1. Take Family and Medical Leave Act (FMLA) leave

If your employer offers FMLA, you can take up to 12 weeks of unpaid, job-protected leave for drug and alcohol rehab. However, to qualify, you must meet certain requirements, including:

  • Work for a covered employer (click here for criteria)
  • Have worked for your employer for at least 12 months (doesn’t have to be consecutive)
  • Worked at least 1,250 hours over the past 12 months
  • Work at a location where the company employs 50 or more employees within 75 miles

An added bonus to FMLA leave is that it won’t affect your health insurance coverage. Ask your employer for FMLA details, or call 888-448-0302 to speak to a recovery specialist at Landmark Recovery.

2. Use your company’s Employee Assistance Program (EAP)

Many employers offer Employee Assistance Programs (EAPs) to help people battling addiction, mental health or family issues. If you work for a company that provides EAPs, ask to speak to a representative who could refer you to addiction treatment or mental health providers like Landmark Recovery.

3. Use your paid time off (PTO)

It might not sound ideal to use up some of your PTO, especially if you were planning a vacation. However, consider what you’ll gain by giving up some if not all of your PTO for the year. A new and restored body, mind and hopefulness.

4. Consider an outpatient rehab program

Are you out of PTO, can’t afford to take unpaid time off and don’t have an EAP option at your job? An intensive outpatient program could be the best option for you, especially if you’ve already completed medical detox or inpatient rehab. Outpatient programs provide flexibility for patients who can handle day-to-day home life.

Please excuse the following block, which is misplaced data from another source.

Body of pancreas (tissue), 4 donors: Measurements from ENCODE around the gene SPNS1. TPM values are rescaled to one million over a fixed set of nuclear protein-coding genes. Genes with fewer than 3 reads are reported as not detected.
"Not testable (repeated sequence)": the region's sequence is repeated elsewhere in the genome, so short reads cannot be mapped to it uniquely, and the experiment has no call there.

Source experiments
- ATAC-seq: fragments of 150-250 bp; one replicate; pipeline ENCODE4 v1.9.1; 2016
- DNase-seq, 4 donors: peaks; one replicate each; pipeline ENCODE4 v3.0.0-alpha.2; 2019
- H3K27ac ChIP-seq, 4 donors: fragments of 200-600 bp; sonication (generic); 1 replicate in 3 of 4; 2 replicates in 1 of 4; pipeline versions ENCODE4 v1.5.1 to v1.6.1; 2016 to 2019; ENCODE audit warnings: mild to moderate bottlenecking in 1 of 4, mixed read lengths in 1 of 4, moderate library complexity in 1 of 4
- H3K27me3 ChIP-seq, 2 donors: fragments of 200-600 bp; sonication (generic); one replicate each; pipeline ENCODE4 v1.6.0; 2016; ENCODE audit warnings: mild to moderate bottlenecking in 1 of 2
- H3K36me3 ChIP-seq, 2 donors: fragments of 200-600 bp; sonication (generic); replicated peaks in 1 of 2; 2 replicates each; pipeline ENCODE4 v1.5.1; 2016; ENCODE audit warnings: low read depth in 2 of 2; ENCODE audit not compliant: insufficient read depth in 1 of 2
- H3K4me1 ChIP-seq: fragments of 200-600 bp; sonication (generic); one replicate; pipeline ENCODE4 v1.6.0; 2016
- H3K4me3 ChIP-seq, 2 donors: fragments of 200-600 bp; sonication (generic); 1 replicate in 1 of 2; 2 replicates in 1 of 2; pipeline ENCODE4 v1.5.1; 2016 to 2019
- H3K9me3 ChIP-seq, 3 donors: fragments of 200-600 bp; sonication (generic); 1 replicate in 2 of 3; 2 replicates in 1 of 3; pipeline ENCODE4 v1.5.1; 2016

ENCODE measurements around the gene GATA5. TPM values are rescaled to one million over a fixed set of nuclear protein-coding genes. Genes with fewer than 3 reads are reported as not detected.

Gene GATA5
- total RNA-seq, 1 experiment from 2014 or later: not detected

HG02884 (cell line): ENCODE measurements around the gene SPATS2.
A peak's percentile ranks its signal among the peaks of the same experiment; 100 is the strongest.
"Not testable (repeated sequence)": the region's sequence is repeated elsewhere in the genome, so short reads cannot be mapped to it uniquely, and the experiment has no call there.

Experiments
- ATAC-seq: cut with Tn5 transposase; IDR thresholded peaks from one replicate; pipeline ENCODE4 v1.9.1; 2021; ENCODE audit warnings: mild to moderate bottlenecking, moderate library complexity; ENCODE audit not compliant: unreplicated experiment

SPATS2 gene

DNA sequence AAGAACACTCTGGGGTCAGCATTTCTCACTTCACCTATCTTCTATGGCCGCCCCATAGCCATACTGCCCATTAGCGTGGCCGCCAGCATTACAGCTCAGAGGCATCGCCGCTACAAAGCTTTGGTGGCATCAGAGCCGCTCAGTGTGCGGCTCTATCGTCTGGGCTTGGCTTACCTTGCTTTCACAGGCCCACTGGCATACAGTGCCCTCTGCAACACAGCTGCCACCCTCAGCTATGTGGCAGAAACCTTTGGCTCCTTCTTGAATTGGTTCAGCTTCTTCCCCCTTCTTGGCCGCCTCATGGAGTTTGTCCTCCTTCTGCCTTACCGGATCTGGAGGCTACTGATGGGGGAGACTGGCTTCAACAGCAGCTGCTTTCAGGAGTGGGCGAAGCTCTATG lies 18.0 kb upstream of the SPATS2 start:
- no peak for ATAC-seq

The main advantage of outpatient rehab is that you get to return home every night and, in most cases, continue working. Keep in mind that you may have to alter your schedule, but most employees will work with you. It’s often much cheaper for employees to let their workers get the help they need than to hire someone else.  Call 888-448-0302 to speak to a recovery specialist at Landmark Recovery if you have questions about your work schedule and outpatient rehab.

Don’t let your job stop you from getting help

As you can see, there are enough options to help you make the best decision for your long-term recovery. Thanks to legal protections and flexible drug and alcohol rehab centers like Landmark Recovery, you can seek addiction treatment and keep your job. After nearly a month of flushing your system and learning healthy coping skills, you’ll be in a position to live a happier, healthier life.

Call 888-448-0302 to speak to a dedicated member of our admissions team 24/7, or visit our locations page to find a treatment center near you.

About the Author

Demarco Moore

Demarco Moore

Demarco is a Middle Tennessee State University graduate. He focuses on addiction recovery-focused content writing and search engine optimization (SEO) at Landmark Recovery.